You know you’re in trouble when you throw the duck some lunch and it lands in the sea. The Muscovy duck doesn’t like to share. Smack was in there straight away. Ah well. Win some and loose some.
WordPress Weekly Photo Challenge.
This week’s challenge, share a photo of liquid in whatever state, shape, or color you happen to capture it in.
The Pacific Ocean is a vast moody expanse of water. I love the textures, patterns and colours of the water that I see as I travel the lagoons of Tahiti and her sister islands.
Our daughter Vickey arrived in Tahiti on the Hawaiian airline flight. She had one thing in mind for her holiday relaxation… Surfing.
So we left the Papeete marina and motor sailed down to Vairao on Tahiti Iti where the serious surfers hang out.
It didn’t take long for Vickey to meet up with old surf friends and make new ones.
Whilst Vickey is out surfing, John takes his bicycle to the dock. Water provides our link to the land.
With the family off sporting, I enjoy capturing pictures of the water around me.
Opening events with pomp and ceremony are part of the role you play as the President of French Polynesia.
You arrive as the President: the Country’s major VIP. You and your entourage are welcomed. The traditional greetings continue as you are escorted along the route to the stage, where you will say a few words. No one wants long speeches.
A bit like the shock of the unknown in a ghost train, serious women in bright clothing spring out in front of you. They chant and sing. A man throws baby powder into the air.
It’s all too much. You try to suppress your amusement. Your shoulders start to shake. You give up and burst into laughter, singing along with the women.
You recompose yourself in time to cut the tape of tiare flowers.
This is a happy occasion and everyone is relaxed.
The event from the 3rd to 6th May in the Place To’ata, Papeete, Tahiti is the:
Fenua means land. There are over 90 stalls set up with people selling locally made French Polynesian products.
There’s a 4 day programme of Music, dance, comedy and song all performed on the small stage.
With glorious weather, the event is popular keeping the traders busy.
The temporary stalls took a week to erect by strong Tahitian men.
This time next week, the venue will be ready to host a different event.
WordPress weekly photo-challenge
As you look through your lens this week, pay attention to lines.
The word Lines holds so many meanings. It even evokes memories from my schooling so long ago.
Write twenty lines said the French school teacher. “The capital of France is Paris not the School Rugby pitch”. And stop looking out of the window.
Now, if the French teacher had said “You will need to learn French because one day you will live on a yacht in French Polynesia” my attention would have snapped back to the classroom, in an instant. My French never did improve.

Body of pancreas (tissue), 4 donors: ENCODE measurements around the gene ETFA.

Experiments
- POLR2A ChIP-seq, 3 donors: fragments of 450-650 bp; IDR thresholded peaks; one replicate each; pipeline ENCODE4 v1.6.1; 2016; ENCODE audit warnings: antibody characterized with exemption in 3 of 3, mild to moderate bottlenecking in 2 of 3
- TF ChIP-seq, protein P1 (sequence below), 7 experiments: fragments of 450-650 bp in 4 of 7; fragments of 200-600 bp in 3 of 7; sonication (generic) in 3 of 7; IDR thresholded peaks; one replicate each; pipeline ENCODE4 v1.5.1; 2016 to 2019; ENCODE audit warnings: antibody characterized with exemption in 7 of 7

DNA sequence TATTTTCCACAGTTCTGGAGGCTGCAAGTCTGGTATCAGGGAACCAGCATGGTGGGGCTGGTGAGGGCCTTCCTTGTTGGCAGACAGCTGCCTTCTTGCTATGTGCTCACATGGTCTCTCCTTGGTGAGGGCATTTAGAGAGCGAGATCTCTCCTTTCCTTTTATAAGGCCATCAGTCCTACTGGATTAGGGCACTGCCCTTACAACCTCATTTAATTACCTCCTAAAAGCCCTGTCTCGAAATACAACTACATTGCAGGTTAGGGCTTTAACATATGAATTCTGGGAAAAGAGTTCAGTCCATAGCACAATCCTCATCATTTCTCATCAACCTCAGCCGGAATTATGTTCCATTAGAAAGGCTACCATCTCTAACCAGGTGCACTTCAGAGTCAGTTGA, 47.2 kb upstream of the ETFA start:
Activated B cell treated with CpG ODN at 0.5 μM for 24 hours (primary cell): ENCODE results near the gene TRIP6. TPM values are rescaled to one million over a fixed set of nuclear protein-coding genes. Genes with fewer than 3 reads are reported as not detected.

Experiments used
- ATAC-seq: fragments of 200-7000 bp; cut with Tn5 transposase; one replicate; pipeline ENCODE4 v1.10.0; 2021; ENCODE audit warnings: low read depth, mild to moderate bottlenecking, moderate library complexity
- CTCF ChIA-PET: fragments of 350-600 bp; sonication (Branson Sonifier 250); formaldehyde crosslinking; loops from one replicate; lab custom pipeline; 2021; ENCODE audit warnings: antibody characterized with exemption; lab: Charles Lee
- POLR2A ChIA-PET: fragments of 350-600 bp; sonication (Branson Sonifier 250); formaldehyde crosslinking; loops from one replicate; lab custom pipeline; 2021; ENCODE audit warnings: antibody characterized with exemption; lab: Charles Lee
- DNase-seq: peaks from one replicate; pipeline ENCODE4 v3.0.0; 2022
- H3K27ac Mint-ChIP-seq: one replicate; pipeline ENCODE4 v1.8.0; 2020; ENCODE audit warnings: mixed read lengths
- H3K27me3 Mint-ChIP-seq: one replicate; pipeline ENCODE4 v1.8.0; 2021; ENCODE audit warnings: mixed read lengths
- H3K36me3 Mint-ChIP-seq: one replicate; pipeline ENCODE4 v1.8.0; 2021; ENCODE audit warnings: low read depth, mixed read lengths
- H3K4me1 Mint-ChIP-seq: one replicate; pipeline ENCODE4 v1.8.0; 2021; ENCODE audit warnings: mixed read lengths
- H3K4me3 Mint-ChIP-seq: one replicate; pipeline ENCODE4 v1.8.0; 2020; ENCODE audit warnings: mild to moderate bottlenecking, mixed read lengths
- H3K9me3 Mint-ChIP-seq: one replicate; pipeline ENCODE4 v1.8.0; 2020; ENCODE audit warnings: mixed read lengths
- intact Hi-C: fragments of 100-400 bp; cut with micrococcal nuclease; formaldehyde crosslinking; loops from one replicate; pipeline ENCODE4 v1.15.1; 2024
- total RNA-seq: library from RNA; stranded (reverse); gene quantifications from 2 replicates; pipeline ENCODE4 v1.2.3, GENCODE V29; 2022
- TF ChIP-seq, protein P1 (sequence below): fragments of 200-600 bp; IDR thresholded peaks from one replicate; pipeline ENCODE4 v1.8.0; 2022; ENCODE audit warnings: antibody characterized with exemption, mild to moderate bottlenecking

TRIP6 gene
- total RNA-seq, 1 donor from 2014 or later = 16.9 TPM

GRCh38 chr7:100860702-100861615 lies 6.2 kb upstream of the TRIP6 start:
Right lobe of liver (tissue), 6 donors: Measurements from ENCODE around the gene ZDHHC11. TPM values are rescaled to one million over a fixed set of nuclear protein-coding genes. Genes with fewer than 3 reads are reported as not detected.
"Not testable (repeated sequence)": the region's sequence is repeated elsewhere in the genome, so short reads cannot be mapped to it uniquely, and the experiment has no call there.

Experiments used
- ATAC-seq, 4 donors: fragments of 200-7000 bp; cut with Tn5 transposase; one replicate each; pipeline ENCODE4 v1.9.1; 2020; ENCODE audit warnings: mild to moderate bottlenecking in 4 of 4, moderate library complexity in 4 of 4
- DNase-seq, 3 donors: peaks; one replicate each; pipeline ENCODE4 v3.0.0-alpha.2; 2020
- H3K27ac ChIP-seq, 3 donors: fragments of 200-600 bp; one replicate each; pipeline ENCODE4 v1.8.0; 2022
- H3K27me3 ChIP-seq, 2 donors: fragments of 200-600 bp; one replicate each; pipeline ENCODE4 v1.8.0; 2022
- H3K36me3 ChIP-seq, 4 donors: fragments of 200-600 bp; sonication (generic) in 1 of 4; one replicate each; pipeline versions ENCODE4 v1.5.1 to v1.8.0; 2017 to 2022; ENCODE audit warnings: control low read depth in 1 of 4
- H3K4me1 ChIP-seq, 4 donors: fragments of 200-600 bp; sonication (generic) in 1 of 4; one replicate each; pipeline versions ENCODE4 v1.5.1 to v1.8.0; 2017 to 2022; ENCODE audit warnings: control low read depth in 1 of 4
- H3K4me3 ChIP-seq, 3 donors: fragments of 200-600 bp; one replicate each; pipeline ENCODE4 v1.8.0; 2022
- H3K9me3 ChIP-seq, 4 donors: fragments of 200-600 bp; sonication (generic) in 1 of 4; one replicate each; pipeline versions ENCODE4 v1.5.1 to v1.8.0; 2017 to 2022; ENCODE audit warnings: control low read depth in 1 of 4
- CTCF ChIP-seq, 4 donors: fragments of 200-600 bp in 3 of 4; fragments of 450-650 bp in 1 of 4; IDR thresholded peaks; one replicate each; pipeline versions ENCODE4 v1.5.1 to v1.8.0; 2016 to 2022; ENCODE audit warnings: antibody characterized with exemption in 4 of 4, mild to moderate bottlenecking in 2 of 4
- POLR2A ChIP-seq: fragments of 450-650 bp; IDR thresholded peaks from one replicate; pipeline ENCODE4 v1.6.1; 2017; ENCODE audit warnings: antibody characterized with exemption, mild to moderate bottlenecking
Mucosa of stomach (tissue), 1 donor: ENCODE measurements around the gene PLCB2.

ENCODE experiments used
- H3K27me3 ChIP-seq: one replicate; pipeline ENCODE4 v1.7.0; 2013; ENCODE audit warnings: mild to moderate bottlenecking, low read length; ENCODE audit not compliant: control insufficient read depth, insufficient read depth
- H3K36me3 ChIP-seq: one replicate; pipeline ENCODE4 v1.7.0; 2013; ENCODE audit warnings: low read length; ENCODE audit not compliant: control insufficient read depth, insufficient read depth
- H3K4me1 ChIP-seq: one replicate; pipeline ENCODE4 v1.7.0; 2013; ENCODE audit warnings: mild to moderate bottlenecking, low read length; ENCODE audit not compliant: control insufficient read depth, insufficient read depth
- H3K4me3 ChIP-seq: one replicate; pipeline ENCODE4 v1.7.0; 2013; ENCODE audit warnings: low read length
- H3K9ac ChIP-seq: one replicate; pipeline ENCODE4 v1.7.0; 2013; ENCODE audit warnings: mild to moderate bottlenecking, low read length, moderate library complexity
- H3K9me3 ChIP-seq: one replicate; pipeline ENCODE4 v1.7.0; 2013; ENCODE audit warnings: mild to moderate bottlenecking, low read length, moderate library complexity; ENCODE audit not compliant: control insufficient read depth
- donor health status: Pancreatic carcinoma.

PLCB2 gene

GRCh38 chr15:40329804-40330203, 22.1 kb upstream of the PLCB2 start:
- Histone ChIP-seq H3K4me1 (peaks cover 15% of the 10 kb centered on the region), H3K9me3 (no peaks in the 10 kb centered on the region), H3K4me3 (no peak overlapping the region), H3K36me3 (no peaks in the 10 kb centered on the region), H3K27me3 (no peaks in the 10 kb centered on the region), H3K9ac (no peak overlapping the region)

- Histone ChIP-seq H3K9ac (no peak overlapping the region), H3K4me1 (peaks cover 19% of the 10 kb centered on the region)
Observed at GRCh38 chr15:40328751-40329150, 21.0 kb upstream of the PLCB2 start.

So here I am attached to a mooring buoy looking through my camera lens at lines.
Lines are everywhere on yachts. Something has to hold the mast up. It’s known as the rigging.
Using a line, you can drop the hook or pick up a mooring ball in exotic locations and be at one with nature.
Colour changes depict the depth contour lines in the lagoon.
And then there’s the line of breaking surf over the reef.
Natural lines. Where sea meets sand, coconut trees, sky and clouds.
The clouds form lines.
Note the rugged outline of the island terrain forming lines in the sky.
When you look around, you find lines everywhere.
Honest hard working people are angry in French Polynesia. First they had a protest march through Papeete. Now they are out on strike in true Tahitian style.
Why? Well the government has upped the pension age and reduced the pension. I empathise as I have to wait 6 years longer to get my UK pension.
Most of the striking workers enjoyed sitting in the sunshine snacking on food from one of the many Takeaways.
The police were out in force. They had some traffic control duties but the roads were quiet. Most people chose to stay away, were on strike or both.
Many of the potential trouble makers opted for a beer in the shade whilst discussing their predicament.
I hope the situation will be resolved soon but with two determined bodies of people, this could go on for a while.
On Thursday, we entered the Vaiare pass, dodged the ferry and joined a couple of other yachts in the anchorage area inside the lagoon.
We are quite close to the Sofitel . The hotel prices are horrendous. The beautiful public Temae beach extends way past the hotel grounds.
Sofitel bungalows extending out over the reef.
Near the hotel inside the lagoon is a large coral garden. It is protected by the PGEM (Le Plan de Gestation de l’Espace Maritime) The area’s gorgeous to bimble around with a mask and snorkel.
Hanging up the suit to dry after a long snorkel through the coral gardens.
Sunday morning was so relaxing. Sunny weather and crystal clear water.
More boats arrived. Locals and visitors took to the water and had fun.
Fun and laughter from the kids on the nearby yachts. Even an Eagle ray swimming past.
Kind friends had been to the supermarket in their dinghy and bought over a couple of baguettes, marvellous people.
I doubt there will be many days so perfect as this.
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Snippets of Tahitian life from land and sea